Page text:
She hadn’t wanted to leave Jolly – not so soon after finding him again – but once away, it took about five minutes for Aely to figure out she had a problem.
That problem had just announced that it was not really dead, and it had a new body, but it’s own old brain. And that problem needed to be reintroduced to the Riders – deserved to be, for all he’d been through. But she had no idea how to convince anyone that it really was Jolstraer, wearing some hapless Scarlet like a new suit, back to haunt the world and cuss out it’s denizens with the best of them.
She wasn’t really sure how she was even sure it was Jolstraer, but somewhere, deep down, something had clicked into place . Whether it was the roar, or the self-hatred, or that he’d known her but attacked her anyway – or just that the voice was right. Still, she distrusted her heart’s response – was she just clinging to false hope because she was so out of her mind over losing Arrens?
Aely rode into Hearthglen, past the training camps and the gryphon master, past the barracks, into the civilian part of town, straight to the house Tarquin now shared with Annalea. The man she called boss was in the yard, in a ragged vest and trousers, beating the hell out of a somehow smug-looking target dummy.
For the second time in the span of a day, she took a deep breath, steeled her nerves, and walked up to him. “Oi, Boss?”
Tarquin’s head snapped over, the short wicker blade in his hand stilling. “Awright, Aels?” he gasped out between lungfuls of air.
“I’ve… got some interestin’ news. I think ye maun wan’ ta be sittin’ down fir this too.”
“Huh.” The boss leaned against the manikin, wiping sweat-slick hair off his forehead. “Maun’s well, then. I think this fucker’s winnin’. One tick.” He dropped his weapon carelessly and pushed off to gulp down some water and dunk his head in the barrel, while Aelflaed waited as patiently as she possibly could, nerves fraying at the edges, circling back over the same questions she’d been asking herself since she got back on her horse.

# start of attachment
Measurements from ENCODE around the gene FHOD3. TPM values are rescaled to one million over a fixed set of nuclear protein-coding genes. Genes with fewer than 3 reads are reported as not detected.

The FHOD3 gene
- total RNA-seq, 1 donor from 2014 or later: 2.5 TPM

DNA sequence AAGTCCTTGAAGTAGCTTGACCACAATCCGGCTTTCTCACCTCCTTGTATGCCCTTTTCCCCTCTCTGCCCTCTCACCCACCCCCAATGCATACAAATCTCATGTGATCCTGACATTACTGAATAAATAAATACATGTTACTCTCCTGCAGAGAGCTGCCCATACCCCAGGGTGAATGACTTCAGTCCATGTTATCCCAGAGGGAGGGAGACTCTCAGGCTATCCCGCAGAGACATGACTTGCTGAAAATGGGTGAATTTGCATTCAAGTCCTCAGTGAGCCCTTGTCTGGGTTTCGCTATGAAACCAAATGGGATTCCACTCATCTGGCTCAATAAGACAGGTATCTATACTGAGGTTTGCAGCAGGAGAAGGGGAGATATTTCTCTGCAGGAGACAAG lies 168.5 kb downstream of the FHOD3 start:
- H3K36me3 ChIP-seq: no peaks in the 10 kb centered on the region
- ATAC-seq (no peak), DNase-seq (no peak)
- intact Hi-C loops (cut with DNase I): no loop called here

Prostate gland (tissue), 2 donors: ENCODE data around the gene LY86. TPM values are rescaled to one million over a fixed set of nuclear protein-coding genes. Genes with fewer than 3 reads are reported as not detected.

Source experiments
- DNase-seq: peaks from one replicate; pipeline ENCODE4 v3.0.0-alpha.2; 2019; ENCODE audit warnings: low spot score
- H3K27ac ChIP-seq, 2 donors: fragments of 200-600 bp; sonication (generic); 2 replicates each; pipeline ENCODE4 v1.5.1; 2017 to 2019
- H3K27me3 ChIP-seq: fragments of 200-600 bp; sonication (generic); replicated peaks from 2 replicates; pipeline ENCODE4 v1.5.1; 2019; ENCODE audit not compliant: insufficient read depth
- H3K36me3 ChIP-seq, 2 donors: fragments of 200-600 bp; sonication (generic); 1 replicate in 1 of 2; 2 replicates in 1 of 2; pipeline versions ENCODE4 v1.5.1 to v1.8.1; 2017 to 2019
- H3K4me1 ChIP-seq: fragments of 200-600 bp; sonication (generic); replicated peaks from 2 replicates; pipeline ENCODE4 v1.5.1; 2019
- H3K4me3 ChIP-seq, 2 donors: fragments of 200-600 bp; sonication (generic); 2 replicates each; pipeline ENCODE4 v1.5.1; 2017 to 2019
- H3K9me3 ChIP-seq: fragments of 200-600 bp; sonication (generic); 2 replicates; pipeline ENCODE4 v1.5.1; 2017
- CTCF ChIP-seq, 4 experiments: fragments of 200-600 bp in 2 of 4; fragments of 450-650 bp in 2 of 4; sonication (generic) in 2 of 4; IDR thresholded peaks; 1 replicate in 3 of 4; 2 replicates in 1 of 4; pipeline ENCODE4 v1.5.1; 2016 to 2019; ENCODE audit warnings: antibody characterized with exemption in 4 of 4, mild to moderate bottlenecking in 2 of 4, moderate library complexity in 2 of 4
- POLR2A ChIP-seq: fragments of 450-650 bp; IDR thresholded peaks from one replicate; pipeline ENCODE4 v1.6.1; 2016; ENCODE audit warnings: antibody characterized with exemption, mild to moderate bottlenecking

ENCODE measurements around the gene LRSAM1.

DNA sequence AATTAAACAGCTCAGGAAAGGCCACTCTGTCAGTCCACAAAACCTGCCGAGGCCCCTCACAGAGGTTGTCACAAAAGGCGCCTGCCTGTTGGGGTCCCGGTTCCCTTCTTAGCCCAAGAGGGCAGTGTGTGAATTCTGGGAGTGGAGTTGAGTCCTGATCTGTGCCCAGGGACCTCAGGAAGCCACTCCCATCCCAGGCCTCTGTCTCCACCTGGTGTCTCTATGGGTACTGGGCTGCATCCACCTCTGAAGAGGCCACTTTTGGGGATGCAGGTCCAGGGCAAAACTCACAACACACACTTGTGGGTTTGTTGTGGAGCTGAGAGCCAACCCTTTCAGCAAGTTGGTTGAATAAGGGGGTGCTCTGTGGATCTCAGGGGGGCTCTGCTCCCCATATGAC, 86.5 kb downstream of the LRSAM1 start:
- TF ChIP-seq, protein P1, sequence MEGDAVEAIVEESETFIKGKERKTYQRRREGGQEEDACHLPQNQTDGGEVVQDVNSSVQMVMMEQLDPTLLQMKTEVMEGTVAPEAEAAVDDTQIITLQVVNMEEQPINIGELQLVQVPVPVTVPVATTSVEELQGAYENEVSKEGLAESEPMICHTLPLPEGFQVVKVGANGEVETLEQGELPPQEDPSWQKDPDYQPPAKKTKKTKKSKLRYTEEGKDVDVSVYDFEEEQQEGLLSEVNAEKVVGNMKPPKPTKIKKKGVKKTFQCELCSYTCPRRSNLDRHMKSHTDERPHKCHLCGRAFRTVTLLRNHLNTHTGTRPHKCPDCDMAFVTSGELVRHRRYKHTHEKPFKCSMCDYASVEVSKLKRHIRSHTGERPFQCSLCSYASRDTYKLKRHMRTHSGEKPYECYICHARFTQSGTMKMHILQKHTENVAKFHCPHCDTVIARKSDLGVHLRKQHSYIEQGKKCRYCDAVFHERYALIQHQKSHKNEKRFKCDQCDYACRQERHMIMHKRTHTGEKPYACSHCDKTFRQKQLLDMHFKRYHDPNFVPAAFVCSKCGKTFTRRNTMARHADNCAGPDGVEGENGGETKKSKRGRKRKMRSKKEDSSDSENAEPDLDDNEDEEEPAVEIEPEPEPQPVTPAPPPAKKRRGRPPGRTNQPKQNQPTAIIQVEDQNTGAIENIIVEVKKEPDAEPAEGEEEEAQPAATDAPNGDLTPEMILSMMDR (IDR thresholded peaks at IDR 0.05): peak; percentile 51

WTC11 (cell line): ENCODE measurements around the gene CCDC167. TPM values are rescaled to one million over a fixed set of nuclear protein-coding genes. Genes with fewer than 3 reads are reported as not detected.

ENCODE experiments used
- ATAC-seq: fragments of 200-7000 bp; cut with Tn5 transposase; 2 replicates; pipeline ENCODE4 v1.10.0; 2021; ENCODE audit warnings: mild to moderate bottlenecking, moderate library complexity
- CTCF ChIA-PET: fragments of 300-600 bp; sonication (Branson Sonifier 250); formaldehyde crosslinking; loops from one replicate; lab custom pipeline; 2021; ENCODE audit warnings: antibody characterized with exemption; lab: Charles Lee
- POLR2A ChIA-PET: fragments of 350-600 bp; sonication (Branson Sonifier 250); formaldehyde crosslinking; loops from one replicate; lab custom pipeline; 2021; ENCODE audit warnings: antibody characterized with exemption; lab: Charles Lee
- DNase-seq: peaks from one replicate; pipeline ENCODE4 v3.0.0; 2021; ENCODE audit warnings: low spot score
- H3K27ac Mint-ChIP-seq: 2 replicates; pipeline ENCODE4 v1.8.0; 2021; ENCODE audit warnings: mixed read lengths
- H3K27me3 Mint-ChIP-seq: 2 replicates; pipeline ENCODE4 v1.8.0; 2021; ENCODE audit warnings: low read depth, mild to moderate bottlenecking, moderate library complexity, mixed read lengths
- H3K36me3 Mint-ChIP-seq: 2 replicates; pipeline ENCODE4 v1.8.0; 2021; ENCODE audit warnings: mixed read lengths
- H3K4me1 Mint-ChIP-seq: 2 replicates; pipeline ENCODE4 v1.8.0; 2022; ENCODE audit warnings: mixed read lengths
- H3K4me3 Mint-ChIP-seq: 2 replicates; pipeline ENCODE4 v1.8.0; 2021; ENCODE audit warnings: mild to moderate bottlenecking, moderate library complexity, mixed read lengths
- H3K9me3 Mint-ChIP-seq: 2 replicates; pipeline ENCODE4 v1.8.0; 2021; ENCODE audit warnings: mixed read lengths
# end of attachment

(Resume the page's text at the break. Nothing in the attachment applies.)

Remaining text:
After what seemed like an hour, Tarquin finally dropped his gangly frame into a wicker chair and nodded to the empty seat next to it. “What’s the score?”
Aely did not sit, opting for something more like pacing instead. “‘s… well, I headed out wi’ a few Argents yesterday ta look fir someone they’re callin’ Sir Spooky – some dark rider, seems ta be oan our side, but makin’ folks nervous. I went wi’ them, figured I could use sommat ta do. We found him though, an… well.” She ran her hands through her hair, pushing back the loose curls. “Says he’s Jolstraer ap Taborwynn, back fra th’ dead.”
“Jolstraer.” Tarquin was smiling faintly, but it was hard to say whether he was amused or just Tarquin. Aelflaed was too rattled yet to consider punching him if it was the former. “An’ did yeh tell yir Sir Spooky yeh ken Jolly’s fate, better’n any in this world?”